Jake Richards, 9 Gough ChambersThis article argues that the suspension on prison visits during this period and the deficiency of measures to mitigate the impact of this on family life and to protect...
Yesterday the European Court of Human Rights ruled that Britain had violated the right to respect for private and family life of a murderer and his wife by refusing them access to artificial insemination facilities whilst in prison.
Kirk Dickson was convicted of murder and sentenced to life imprisonment in 1994. He met his now wife, Lorraine, in 1999 through a prison pen pal network while she was also in prison.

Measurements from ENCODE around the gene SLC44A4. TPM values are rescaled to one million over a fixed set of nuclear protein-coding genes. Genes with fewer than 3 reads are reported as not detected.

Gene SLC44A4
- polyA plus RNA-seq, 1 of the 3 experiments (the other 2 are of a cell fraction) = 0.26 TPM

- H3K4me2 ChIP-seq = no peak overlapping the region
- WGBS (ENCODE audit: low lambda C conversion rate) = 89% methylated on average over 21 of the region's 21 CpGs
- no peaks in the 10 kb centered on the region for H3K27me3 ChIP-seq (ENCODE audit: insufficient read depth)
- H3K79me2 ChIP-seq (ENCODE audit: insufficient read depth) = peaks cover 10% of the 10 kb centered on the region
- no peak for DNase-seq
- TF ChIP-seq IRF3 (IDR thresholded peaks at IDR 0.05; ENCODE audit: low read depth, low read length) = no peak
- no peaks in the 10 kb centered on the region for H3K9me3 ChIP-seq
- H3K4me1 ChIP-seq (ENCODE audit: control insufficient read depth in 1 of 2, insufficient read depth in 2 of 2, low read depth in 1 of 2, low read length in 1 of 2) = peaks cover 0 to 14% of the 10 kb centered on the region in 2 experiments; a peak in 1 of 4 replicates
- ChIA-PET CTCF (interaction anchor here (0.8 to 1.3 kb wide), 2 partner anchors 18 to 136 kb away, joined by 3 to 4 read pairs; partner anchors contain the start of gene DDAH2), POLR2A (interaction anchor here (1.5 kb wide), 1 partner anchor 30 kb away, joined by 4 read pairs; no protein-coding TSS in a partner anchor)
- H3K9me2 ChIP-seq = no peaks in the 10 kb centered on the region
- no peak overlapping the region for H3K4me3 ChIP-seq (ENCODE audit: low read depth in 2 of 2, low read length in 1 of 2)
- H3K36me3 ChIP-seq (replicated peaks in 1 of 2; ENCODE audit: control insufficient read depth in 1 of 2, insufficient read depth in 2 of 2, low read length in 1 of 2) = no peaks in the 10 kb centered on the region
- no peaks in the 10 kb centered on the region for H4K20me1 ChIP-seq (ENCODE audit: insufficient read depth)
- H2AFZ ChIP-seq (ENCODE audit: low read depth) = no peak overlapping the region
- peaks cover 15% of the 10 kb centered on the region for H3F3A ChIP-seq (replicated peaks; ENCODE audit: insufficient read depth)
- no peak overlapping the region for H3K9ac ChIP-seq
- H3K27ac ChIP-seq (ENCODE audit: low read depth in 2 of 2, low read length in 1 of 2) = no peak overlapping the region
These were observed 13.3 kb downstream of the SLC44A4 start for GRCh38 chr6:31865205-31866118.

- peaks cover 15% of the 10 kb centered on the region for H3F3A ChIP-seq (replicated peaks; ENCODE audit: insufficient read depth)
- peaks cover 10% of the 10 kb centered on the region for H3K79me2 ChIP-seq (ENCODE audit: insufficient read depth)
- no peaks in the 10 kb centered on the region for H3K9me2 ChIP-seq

The couple requested access to artificial insemination facilities to enable them to have a child together, arguing that it was their only opportunity to have a child together because Mrs Dickson would be too old to have a child when her husband could be released. When they were refused access in 2001 they commenced legal action.
In April 2006 the European Court of Human Rights rejected their appeal against the then Home Secretary, David Blunkett. However the court's Grand Chamber overturned that ruling, voting 12 to 5 in favour of allowing the couple access to IVF treatment and awarded them €5,000 in damages and €21,000 in costs.